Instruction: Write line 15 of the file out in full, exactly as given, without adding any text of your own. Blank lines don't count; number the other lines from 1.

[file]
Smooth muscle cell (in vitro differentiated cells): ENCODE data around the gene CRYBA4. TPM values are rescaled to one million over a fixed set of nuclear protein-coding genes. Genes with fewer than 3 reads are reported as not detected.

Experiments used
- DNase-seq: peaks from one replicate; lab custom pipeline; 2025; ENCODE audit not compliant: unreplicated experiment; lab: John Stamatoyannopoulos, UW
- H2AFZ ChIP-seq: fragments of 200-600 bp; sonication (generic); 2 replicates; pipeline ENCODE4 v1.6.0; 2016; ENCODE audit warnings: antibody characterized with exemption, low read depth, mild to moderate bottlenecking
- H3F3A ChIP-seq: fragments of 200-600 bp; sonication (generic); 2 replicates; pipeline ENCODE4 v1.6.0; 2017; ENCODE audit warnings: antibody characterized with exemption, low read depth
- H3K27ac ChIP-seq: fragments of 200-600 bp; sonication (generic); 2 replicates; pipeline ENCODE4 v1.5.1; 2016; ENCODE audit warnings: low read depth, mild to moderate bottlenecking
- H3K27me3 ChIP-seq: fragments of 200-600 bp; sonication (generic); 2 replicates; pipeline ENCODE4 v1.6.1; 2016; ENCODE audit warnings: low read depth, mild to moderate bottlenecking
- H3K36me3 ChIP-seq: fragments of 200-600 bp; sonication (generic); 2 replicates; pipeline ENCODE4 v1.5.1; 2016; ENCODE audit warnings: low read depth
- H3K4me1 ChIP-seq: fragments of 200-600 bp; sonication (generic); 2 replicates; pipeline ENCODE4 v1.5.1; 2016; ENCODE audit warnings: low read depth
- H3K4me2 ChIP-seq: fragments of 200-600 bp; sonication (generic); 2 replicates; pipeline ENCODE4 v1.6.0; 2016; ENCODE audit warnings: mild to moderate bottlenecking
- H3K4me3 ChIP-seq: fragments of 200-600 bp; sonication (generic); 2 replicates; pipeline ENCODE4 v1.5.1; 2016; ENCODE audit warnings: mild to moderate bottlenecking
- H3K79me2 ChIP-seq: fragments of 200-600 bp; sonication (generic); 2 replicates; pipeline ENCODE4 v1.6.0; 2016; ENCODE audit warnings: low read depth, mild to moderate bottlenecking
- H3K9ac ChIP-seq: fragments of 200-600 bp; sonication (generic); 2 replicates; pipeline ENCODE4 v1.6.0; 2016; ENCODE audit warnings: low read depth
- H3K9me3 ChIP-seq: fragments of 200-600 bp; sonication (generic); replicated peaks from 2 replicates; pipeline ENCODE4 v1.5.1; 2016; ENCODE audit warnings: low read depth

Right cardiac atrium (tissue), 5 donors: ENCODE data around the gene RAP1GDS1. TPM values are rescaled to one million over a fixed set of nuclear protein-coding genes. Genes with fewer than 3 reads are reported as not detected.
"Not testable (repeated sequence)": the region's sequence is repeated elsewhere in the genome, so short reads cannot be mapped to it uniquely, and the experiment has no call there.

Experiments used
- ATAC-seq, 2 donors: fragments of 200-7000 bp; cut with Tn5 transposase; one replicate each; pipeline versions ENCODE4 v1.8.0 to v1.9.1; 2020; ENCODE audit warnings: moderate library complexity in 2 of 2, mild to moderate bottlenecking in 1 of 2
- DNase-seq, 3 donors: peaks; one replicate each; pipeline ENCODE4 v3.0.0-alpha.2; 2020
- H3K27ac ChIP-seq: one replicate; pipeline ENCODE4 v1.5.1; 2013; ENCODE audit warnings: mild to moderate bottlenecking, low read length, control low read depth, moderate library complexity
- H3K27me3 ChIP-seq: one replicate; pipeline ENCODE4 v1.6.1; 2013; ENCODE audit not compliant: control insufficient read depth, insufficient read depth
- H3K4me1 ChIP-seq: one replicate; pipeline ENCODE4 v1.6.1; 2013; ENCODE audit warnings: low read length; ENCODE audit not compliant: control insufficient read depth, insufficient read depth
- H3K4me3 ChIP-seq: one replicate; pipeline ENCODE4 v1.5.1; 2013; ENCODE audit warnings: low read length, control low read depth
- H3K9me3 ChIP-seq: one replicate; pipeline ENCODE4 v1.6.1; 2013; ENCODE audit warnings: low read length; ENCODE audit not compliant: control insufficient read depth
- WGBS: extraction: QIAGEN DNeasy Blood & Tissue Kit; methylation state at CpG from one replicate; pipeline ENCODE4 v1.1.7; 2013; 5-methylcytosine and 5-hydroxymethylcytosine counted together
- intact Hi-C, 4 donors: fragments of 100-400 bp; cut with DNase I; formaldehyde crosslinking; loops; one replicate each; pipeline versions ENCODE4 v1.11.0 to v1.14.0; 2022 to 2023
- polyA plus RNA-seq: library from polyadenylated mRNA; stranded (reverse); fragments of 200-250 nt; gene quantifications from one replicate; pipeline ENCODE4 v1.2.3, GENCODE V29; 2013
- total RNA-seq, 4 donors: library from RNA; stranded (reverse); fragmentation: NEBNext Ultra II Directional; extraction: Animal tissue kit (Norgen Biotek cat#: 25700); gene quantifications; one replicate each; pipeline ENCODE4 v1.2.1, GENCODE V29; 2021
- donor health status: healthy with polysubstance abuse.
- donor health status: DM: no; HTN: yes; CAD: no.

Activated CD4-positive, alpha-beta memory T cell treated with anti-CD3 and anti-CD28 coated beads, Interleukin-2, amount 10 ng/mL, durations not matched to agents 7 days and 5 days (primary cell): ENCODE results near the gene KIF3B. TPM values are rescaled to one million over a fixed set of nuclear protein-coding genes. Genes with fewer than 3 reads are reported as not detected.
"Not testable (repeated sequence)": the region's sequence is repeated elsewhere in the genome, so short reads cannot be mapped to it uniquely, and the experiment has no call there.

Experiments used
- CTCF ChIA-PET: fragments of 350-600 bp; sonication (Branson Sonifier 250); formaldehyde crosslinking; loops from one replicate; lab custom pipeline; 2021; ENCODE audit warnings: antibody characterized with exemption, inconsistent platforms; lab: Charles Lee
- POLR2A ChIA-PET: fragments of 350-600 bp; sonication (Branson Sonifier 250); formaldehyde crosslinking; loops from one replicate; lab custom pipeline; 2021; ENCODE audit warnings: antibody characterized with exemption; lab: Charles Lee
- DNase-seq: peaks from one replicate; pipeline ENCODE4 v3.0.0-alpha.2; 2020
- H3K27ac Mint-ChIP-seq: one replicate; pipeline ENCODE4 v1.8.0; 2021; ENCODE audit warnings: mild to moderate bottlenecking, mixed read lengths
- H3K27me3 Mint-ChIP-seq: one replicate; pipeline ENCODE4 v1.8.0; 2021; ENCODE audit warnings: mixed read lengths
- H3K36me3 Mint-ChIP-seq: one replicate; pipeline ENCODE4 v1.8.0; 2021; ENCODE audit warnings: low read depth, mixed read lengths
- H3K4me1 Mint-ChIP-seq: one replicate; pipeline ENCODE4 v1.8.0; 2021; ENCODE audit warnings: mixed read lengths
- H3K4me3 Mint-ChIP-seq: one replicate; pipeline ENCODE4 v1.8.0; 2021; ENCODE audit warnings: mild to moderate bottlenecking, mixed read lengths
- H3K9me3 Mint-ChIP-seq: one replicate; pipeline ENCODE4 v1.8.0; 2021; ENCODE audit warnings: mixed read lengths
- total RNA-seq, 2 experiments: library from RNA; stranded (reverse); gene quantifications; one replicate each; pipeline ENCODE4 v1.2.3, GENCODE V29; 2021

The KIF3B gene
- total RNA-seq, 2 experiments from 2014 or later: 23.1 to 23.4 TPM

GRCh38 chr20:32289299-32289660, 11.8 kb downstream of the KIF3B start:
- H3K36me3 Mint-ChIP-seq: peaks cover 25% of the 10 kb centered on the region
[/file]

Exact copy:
Right cardiac atrium (tissue), 5 donors: ENCODE data around the gene RAP1GDS1. TPM values are rescaled to one million over a fixed set of nuclear protein-coding genes. Genes with fewer than 3 reads are reported as not detected.